“but i don’t want my father,” she said.

she paused for a moment and looked up at me. “do you know why i don’t want my father?”

“no. i don’t.”

“because he killed my mother.” she looked away. “that’s why i don’t want my father. i want my mother. i want my mother.”

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later that evening i learned that miriam’s father killed her mother in front of her and her small brother.

miriam is one of my most dedicated and enthusiastic students, and she has a smile and light about her that can make your day. but quite often, if something doesn’t go her way in class, for example someone gets a prize that she feels they didn’t deserve, she rails against the unfairness of it all, quietly places her own prize back in front of me, and lays down her ukulele. “i’m not coming to class anymore,” she says and flounces toward the door.

“i will miss yooooou!!” i call out as she exits the room.

she always does come back to class the next time. and always with a huge smile, ready to jump in and learn and play and laugh and have fun.

at the summer break after exams, sometime in early april, her uncles and aunts will come to collect her, and she will not return to odanadi.

i then i really will miss her.

and what will become of miriam? will she continue her studies? will she be happy? will she safe?

the survivor girl ukulele band is a short-term project with long-term objectives. it is my hope and prayer that the time we’ve had together and the work that she has put in to learning the ukulele will have dividends of joy and fun and hope and healing for years and years to come.

i don’t know what her future will bring, but when she says good-bye in april, she will leave with her very own ukulele and she will know how to play it. and she will know that i love her. and the rest is in god’s hands.

the more time i spend with these girls i more i appreciate my family and my friends back home. i’ve been so richly blessed with a loving family and an ever widening community of friends. thank you for the love and support that sent me here to do this thing called survivor girl ukulele band.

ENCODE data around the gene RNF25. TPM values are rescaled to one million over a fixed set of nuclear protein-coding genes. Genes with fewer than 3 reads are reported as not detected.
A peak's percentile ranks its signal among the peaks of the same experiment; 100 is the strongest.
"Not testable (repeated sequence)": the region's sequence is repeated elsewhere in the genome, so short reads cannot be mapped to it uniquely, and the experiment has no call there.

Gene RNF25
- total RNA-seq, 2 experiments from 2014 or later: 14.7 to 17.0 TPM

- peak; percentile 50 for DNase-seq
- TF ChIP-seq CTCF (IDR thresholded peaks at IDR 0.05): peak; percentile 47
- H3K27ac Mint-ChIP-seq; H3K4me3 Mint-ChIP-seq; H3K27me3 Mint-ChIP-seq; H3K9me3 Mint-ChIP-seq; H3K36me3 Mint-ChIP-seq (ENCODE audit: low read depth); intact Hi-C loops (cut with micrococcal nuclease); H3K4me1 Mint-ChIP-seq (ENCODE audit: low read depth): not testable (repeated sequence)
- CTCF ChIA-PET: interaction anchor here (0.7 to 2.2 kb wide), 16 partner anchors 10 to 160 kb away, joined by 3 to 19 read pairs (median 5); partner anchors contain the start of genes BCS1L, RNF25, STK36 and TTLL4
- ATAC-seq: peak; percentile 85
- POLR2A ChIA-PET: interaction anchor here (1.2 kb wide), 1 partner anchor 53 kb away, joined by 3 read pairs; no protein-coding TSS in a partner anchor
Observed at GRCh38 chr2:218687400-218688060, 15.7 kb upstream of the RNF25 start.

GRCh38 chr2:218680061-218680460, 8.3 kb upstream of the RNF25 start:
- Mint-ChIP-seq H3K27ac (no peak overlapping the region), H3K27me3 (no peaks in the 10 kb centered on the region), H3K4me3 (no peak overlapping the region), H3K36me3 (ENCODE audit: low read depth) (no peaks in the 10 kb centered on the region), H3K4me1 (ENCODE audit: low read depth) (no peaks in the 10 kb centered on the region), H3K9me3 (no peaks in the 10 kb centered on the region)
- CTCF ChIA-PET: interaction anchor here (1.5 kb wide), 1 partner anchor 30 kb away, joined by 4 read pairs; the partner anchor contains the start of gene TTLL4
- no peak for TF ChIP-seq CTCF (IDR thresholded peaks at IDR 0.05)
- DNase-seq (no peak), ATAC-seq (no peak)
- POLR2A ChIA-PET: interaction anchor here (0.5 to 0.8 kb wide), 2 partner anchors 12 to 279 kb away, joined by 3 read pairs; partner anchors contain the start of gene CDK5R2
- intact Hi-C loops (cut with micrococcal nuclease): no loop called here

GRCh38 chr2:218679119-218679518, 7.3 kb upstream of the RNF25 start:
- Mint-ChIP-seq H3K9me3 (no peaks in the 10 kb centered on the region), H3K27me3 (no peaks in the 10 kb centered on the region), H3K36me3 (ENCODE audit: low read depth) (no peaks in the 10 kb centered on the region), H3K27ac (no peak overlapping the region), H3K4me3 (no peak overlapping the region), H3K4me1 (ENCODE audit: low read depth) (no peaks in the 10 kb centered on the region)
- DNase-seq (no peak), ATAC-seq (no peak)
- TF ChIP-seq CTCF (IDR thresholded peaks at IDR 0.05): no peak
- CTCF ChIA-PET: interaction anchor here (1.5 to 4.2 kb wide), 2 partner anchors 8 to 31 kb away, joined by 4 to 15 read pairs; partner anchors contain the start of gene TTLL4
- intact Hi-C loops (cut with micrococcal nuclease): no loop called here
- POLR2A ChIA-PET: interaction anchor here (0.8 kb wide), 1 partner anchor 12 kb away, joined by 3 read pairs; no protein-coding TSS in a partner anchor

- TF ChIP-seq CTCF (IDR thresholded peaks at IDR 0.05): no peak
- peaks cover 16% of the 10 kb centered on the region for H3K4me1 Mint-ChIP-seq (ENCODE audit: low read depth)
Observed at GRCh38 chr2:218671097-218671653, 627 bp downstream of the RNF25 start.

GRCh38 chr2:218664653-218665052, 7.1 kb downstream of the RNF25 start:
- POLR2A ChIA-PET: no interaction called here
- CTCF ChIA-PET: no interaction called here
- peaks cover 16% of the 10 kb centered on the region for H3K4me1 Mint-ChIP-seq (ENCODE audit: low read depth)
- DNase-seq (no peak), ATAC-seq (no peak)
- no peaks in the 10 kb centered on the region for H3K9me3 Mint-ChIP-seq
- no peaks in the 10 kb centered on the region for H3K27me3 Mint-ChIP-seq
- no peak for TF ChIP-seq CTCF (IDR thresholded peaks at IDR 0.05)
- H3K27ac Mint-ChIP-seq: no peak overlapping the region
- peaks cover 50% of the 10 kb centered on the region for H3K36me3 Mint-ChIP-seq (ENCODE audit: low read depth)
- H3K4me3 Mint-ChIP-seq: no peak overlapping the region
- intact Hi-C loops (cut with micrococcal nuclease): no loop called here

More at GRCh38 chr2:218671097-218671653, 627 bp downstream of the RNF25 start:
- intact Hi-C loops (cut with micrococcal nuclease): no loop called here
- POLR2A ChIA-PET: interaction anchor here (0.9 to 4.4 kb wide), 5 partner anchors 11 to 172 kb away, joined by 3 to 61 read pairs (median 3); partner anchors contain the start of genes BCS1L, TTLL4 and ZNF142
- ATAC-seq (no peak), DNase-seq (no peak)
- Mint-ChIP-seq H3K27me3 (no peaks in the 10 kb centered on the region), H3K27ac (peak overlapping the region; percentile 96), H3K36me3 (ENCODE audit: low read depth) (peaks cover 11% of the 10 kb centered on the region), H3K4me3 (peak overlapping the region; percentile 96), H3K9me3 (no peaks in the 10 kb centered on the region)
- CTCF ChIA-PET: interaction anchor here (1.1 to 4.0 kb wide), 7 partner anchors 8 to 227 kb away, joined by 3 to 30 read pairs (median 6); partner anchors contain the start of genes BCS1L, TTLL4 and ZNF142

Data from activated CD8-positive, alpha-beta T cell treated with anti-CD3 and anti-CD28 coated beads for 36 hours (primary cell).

*name changed

sgub in the news!!

january 2014 was an amazing news month for survivor girl ukulele band.

on the 24th, sgub got the entire front page of the variety section of the wadena pioneer journal. wow!!

my dad and two brothers and their families live in wadena, and for the last two years when i’m back in the usa, i stay in wadena and take care of my dad, who just turned 90. this article was written by ethelyn pearson, who has been in journalism for more than 50 years. thank you wadena pioneer journal, and thank you, ethelyn, for the great article!!

sgub front page of wpj

then back in my old hometown of hendricks minnesota, longtime kelo-land tv news anchor steve hemmingson gave sgub nearly a full page in his private subscription hendricks newsletter. wow!!

thanks, steve! because of your coverage, we’ve gotten a number of new likes on the survivor girl ukulele facebook page from some of my childhood hendricks friends. yay!!

steve hemmingsons hendricks mn newsletter sgub coverage

and then on the 31st, survivor girl ukulele band project made the front page of the times of india!!! wow!!

there are two americans on that page — me and justin bieber. hahahah!

thank you times of india and lawrence milton for spreading the word about survivor girl ukulele band!!!

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the survivor girl ukulele band project is made up of many people who care about the girls i work with, and i wouldn’t be here without you. thank you for joining the band.